You're aware of what you can do and now you can start to perform and then ultimately we get up into heaven or the top of Mount Delectable when we become unconsciously competent. And that's the learning stages that have existed. And really they apply very cleanly to Dante's divine comedy, but they really mean that there's a basic human truth behind them that we never learn in a straight line. And so if you are in the dark wood of error on the bar exam and you see Mount Delectable out there and you think All I've gotta do is study harder, if I put in more hours, if I buy more stuff, if I do more memorization, if I do more cramming, I'll be able to climb that mountain. Well, unfortunately, what we know statistically is that you won't succeed. The pass rate for repeat bar takers is 20%, and it goes down the more times you take the exam.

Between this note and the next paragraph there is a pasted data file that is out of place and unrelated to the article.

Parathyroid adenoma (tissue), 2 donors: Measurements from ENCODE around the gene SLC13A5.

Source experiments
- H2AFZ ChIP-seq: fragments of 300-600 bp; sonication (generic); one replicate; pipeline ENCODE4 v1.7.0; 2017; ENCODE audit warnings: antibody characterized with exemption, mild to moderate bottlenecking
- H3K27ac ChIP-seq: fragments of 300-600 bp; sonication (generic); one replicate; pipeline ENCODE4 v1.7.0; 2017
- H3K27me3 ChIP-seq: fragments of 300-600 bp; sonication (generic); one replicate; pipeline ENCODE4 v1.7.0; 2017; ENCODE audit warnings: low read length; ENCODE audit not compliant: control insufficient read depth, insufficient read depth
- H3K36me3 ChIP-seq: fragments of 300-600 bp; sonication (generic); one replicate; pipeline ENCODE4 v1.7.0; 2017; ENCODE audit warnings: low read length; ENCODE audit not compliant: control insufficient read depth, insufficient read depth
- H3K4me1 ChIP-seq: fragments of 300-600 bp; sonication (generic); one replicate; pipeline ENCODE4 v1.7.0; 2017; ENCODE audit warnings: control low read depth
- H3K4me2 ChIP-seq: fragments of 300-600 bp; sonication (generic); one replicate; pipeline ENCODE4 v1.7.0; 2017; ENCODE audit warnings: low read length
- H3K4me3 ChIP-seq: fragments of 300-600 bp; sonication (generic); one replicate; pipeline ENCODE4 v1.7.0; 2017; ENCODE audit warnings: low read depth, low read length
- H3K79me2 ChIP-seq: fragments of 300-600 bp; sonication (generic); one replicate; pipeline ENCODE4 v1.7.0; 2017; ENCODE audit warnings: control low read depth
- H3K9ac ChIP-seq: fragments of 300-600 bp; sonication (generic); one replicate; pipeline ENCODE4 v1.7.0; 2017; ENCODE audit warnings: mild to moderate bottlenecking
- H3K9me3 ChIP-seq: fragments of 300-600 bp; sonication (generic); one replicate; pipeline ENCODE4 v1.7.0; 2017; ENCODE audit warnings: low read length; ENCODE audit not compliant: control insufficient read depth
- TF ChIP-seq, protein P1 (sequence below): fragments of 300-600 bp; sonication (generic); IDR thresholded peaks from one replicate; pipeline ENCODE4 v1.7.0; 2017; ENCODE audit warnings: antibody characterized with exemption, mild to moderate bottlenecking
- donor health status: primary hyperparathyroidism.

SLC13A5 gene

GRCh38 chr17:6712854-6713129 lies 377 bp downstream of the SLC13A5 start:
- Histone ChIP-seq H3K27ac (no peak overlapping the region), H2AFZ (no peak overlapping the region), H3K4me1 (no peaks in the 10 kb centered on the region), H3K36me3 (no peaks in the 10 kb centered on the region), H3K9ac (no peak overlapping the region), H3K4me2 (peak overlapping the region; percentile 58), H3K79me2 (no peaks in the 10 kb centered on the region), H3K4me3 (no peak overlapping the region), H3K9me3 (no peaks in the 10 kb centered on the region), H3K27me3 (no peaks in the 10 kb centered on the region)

In other words, the more times you try to scale that mountain, the worse it's going to get until you get a good teacher who can give you a different path, not straight up the mountain, but through that process of unfortunately the gates of hell in order to get ready to be successful. Now, I know that's probably kind of discouraging for some of you and you say, Oh my God, why can't I just get from point A to point b? I wish it was that simple, but in my experience, you have to go through a process to get there. And that's what a good course can offer you, is a good teacher and a guide to get you there. In our next episode, wrapping up this dark wood of error, we're gonna talk about finding that teacher, meeting the teacher. How do you know who the right teacher is?

And then trusting that teacher to start to get you towards your goal in order to pass the exam. If you'd like to know more about how we do that at Celebration Bar Review, check the links in this video and we'll be glad to show you and what we do. And I'll be glad to sit down with you on a live video, zoom, call and chat a little bit about where you are and what it would take for you to pass the bar exam. Thanks for being with us. Look forward to getting to part three of this series. We'll talk about meeting the teacher and starting to leave the dark wood of error.